2. Atmospheric Air

2.1 Introduction

2.2 Pollution load

2.2.1 Emissions of main pollutants in Estonia 
2.2.2 Main pollution sources 
2.2.3 Emissions of pollutants in transport

2.3 Climate change
2.3.1 Greenhouse gases (GHG) emissions in Estonia
2.3.2 Implementation of the goal of UN Framework Convention on Climate Change and Kyoto Protocol

2.4 Acidification

 

2.5 Ozone layer protection

 

2.6 Heavy metals and persistent organic pollutants 
2.6.1 Heavy metal pollution precipitating through the air 
2.6.2 Emissions of heavy metals 
2.6.3 Persistent organic pollutants

 

 

2.5. Ozone layer protection

Ozone (in Greece ozün - smelling) or trioxygen is allotrophic modification O3 of oxygen. Ozone is very contradictory and important gas for the living nature. In stratosphere ozone moleculas form layer, that protects living nature against lethal amount of ultraviolet radiation. According to recently made researches diminishing amount of ozone in stratosphere layer during 10 years in winter 5% and in summer 1-3%. Depletion of ozone layer is caused also by human activities - mainly by using freons and halons in refrigerators, fire extinguishers, electronic industry etc. Freons are very inert gases and will last in stratosphere for decades. In nineties several decisions have been taken in international basis for replacement of freons and finishing their use. 

"Vienna Convention for the Protection of Ozone Layer" was concluded on March 22, 1985 and "Montreal Protocol on Substances that Deplete Ozone Layer" (further Montreal Protocol) accompanying this convention on September 16, 1987. Estonia joined these international agreements in 1996. 

Montreal Protocol together with the convention of climate change is one priority of environment protection in the world as well as in Europe. 

Montreal Protocol has been amended four times - in 1990 in London, in 1992 in Copenhagen, in 1997 in Montreal and in 1999 in Beijing. Estonia ratified London and Copenhagen amendments of Montreal Protocol in 1999. By now 173 have joined the Vienna Convention, 172 countries Montreal Protocol, 136 countries London amendments, 101 countries Copenhagen amendments and 26 countries Montreal amendments. Following legal acts have been adopted for the enactment of the law of joining of 1990 London amendments and 1992 Copenhagen amendments of Montreal Protocol in Estonia:

1) Regulation no. 146 of the Government of the Republic from May 6, 1999: "Establishing requirements for controlling substances depleting the ozone layer";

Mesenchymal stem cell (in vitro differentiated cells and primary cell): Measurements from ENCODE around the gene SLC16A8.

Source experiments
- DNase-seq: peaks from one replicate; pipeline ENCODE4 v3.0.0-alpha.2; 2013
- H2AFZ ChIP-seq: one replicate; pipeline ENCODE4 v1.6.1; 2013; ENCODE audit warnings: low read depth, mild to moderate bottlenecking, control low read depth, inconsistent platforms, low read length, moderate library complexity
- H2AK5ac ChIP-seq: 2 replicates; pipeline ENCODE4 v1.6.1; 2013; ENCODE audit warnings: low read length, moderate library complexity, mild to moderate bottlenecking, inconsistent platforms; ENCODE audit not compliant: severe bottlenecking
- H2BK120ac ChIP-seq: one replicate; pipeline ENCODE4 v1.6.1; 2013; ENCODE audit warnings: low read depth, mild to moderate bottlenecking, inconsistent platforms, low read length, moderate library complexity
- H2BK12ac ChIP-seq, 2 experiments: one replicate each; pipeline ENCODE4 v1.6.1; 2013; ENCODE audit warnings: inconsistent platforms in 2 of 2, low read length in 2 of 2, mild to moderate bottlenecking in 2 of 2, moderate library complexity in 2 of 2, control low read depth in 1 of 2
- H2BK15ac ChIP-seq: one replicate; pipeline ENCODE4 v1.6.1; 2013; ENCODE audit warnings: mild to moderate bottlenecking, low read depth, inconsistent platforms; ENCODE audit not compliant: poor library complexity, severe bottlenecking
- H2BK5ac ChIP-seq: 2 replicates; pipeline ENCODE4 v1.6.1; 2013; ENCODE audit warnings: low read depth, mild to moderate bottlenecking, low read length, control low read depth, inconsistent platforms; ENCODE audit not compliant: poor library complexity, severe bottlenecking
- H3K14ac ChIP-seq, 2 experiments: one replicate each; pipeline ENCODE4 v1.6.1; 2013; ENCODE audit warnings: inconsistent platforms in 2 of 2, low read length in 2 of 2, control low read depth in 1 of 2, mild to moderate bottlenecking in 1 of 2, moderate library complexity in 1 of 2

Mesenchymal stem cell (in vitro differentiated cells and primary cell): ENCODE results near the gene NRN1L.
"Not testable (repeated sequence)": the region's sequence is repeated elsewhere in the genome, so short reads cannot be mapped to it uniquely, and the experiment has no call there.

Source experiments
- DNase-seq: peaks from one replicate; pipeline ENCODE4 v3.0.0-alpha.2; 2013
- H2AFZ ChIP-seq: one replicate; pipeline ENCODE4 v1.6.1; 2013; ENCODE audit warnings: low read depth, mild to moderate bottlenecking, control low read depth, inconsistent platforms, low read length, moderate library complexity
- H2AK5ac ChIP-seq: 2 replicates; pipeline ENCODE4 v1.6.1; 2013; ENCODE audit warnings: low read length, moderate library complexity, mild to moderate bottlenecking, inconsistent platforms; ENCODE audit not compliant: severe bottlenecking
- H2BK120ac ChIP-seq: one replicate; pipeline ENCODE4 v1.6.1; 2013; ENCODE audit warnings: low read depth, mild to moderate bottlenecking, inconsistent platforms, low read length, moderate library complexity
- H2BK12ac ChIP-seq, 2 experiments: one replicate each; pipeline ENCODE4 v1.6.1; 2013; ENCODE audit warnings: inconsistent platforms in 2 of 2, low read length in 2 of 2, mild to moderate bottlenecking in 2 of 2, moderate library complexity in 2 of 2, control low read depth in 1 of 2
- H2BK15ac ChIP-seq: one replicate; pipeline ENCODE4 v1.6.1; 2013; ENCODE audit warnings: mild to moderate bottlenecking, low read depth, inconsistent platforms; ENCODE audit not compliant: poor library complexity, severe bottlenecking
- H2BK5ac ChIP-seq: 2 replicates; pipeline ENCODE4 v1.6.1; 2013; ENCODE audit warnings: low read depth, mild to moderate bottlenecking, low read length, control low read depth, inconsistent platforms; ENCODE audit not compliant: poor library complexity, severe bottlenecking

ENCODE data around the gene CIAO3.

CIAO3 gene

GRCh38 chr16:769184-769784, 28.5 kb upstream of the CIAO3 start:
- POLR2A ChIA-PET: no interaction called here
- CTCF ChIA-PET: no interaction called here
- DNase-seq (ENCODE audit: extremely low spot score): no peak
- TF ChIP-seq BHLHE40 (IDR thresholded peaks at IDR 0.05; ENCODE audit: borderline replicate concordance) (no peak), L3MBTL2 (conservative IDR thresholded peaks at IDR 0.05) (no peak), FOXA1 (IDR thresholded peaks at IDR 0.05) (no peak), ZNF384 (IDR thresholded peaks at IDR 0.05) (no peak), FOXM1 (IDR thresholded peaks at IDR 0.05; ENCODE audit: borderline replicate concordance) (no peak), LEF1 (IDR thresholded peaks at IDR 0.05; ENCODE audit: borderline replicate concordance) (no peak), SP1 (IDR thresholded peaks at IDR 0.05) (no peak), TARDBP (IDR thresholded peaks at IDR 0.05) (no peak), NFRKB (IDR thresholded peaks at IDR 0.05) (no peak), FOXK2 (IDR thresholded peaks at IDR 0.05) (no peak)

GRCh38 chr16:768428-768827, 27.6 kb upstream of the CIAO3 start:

2) Regulation no. 43 of the Minister of the Environment from April 13, 1999: "Procedure for applying for and granting of approval for the production, export, import or transit of substances depleting the ozone layer or of the product containing such substances";

3) "State programme of gradual elimination of ozone layer decomposing substances from use" was certified with the order no. 531-k of the Government of the Republic from May 4, 1999.

Main goal of the programme is implementation of international responsibilities proceeding from the above mentioned acts and solution of tasks proceeding from other above mentioned legal acts, in order to protect health of people and the environment from damage arising from the decomposing of ozone layer.

No ozone layer deplending substances are manufactured in Estonia. Their total consumption in 1995 was 159.2 tons, which is corresponding to 131.2 ODP tons (Ozone Deplention Potential); corresponding figure in 1996 was 73.9 tons or 36.5 ODP tons. From 1986 to 1996 the consumption of ozone layer deplending substances decreased by 81%. In 1998 their consumption increased by 23.5 ODP tons compared to the year 1996, which was caused by the use of amortized cooling equipment (figure 2.27). Consumption forecast is given in table 2.11, which shows that consumption of ozone layer deplenting substances in Estonia can be ended. By 2002 Estonia would reach the level, achieved by member states of the European Union by January 1, 1996.

 

Table 2.11. Consumption of ozone layer deplending substances in 1986-1998 and forecast until 2002. (Numeric data have been re-calculated into ODP tons).

 

Figure 2.27. Consumption of Annex A and B substances and the GEF Project in Estonia from 1996 to 2002.